I didn’t realize just how many judgments I tune out on a daily basis. Now that I’m aware of them, there’s an awful lot of chatter in my brain. And much of it is not nice.
The dishwasher is a pain in my butt for not working properly. The Whole Foods staff are inconsiderate for not keeping the gluten-free pizza crust I like in stock. The people commenting on the article about the opening day of the Breastfeeding Cafe are largely ignorant, rude, or just weird. The customer service people at my health insurance company are inept (or obstructionist). The weather is too hot and too humid. The stuff that came in the mail today is all crap. The couple at the gym tonight who wouldn’t stop holding hands were sickening. I won’t say what I thought about the driver of the Hummer with the vanity plate CPTLST, nor will I detail all of the negative things I’ve thought about myself.
It wasn’t all negative, though. There were a number of things I labeled “adorable”: the quail family crossing the street, my daughter calling tater tots “teeter totters,” my baby son rolling on the floor and laughing every time I asked, “Are you going to wrestle, Pudding Cake?” I found the afternoon rain showers refreshing. My workout tonight was invigorating. Getting three loads of laundry done was satisfying.
But positive or negative, it’s all judgment. Is all judgment bad? I don’t plan on pursuing an answer to this question because my focus this month isn’t on making a judgment about judgmental thinking. My resolution this month is simply to observe and be aware when I make judgments. So far, during the observing of my judgmental thoughts, I’ve found that when I make a negative judgment, I feel constricted, angry, hopeless. When I make a positive judgment, I feel warm and expansive. Does that mean it’s OK to make positive judgments? I’m not sure whether the judging comes first and then the physical and emotional reaction, or if the judging is a result of the physical and emotional reaction. If I stop judging negatively, will I stop the negative physical and emotional reactions? Or will I still have the negative reactions and just think something different and non-judgmental as a result? And if I do the latter, will the non-judgmental thoughts result in a positive physical or emotional reaction? Will any change in my judgments help me feel happier?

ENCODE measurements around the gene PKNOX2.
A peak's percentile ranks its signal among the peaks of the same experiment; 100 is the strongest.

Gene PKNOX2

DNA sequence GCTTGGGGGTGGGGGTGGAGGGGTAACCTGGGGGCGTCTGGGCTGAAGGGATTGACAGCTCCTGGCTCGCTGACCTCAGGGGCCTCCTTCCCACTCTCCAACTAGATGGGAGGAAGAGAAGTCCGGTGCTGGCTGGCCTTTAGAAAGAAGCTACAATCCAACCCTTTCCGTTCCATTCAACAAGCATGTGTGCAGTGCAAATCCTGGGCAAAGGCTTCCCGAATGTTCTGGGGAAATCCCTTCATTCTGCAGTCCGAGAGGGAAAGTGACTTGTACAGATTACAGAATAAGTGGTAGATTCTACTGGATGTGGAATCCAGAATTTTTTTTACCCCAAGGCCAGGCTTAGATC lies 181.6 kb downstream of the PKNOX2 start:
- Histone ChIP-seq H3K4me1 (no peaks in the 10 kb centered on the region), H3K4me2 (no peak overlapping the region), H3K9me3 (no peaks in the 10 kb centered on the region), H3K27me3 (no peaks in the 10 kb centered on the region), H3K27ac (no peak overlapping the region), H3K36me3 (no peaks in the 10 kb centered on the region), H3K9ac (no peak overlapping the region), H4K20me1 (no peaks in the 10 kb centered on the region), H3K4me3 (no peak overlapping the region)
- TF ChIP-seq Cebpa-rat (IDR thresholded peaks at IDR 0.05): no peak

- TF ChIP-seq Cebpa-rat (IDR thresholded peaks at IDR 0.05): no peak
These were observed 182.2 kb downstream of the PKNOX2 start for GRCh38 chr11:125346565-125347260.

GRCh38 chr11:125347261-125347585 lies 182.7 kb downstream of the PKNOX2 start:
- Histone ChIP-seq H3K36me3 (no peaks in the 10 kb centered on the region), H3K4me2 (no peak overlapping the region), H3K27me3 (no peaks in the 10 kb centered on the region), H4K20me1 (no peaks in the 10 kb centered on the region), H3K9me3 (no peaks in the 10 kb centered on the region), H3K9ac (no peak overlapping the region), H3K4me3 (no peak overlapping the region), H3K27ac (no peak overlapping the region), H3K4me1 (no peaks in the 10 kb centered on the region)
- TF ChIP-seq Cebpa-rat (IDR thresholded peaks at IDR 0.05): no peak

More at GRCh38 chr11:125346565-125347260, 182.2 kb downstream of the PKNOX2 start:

If I didn’t judge, what would I think instead? Would my brain be quieter, or would there be a different collection of thoughts in place of the judgments? It was suggested to me today that the opposite of judgment was empathy. Is that true? Is replacing judgment with empathy something to which I should strive? The closest I can imagine right now is replacing judgment with simple observation. “Oh, look. Someone left their car running while they ran into the grocery store.” “Hmm, the driver ahead of me is talking on his cell phone and eating an apple while driving.” (Huh. I seem to think a lot about people and their cars.)
Luckily, my focus this month isn’t on changing my judgmental thinking, either. I think I’ve got all I can handle with increasing my awareness.
2 Replies to “Being Aware of my Judgmental Thoughts is Stupid”
I wonder this a lot too- can we ditch the negative judgements but hang on to the positives- it’s all a bit of a mystery to me! Good luck with the ‘awareness’ project- sounds like it’s going well. I actually have an envelope and lots of slips of paper I made in April to notice and put away my judgements. The envelope is still empty, but somehow I don’t think I’ve been judgement free for three months(!)- maybe I’ll try again…
interesting. now you’ve got me analyzing, or should I say judging? 😉